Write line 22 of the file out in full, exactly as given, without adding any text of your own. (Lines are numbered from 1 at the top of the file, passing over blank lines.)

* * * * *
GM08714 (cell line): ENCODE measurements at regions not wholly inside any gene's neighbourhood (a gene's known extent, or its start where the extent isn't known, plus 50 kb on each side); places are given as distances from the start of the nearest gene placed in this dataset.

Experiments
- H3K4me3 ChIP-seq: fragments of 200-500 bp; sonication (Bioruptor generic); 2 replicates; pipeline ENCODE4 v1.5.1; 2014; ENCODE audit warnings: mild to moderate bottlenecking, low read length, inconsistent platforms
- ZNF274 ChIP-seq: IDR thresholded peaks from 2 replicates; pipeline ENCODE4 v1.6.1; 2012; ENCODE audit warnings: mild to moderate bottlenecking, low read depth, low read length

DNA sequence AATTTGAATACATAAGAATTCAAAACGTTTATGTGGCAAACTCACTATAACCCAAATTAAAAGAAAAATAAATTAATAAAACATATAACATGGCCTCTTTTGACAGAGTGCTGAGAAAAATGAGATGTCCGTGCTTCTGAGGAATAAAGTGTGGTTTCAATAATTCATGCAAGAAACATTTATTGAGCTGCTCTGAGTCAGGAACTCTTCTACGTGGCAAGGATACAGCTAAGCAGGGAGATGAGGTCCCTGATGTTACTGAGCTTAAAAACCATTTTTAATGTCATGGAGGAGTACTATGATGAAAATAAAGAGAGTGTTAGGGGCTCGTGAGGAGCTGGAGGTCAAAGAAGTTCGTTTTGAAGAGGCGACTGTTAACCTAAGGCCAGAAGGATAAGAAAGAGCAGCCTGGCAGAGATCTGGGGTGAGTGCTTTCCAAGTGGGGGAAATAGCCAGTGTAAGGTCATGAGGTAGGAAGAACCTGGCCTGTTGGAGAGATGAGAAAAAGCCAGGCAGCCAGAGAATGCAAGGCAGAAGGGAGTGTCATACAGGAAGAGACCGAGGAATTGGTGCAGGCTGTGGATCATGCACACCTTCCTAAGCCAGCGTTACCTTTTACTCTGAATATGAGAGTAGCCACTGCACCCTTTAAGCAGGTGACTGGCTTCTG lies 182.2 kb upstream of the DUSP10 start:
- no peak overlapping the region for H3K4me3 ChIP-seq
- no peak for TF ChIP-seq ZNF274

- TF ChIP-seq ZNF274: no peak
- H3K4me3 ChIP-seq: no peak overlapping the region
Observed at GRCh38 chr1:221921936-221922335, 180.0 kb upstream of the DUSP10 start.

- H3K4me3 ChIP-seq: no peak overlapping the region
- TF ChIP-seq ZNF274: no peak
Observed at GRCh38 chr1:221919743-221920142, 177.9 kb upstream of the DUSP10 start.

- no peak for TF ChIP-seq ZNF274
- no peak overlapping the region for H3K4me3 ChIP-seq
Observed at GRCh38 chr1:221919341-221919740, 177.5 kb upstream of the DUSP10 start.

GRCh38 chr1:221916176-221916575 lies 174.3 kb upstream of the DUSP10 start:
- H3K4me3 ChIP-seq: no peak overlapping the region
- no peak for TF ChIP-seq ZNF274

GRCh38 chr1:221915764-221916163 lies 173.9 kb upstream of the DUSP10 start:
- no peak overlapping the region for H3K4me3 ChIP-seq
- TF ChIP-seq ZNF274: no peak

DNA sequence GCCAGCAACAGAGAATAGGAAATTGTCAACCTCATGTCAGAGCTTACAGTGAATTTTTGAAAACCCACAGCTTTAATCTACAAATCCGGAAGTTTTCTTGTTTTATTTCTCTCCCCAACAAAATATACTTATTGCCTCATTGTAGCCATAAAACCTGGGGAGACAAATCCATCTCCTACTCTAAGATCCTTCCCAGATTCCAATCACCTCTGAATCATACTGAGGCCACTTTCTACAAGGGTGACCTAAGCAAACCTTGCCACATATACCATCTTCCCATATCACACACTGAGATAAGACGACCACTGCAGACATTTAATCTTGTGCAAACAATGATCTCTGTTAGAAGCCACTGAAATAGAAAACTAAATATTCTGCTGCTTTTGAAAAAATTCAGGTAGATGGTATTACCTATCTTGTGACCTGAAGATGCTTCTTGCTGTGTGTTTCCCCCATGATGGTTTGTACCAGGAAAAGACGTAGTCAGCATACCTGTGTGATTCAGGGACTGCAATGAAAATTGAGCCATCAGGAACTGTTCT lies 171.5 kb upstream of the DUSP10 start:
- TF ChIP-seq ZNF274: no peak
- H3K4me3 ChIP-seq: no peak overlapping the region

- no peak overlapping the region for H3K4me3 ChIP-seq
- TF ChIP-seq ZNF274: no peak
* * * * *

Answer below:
- TF ChIP-seq ZNF274: no peak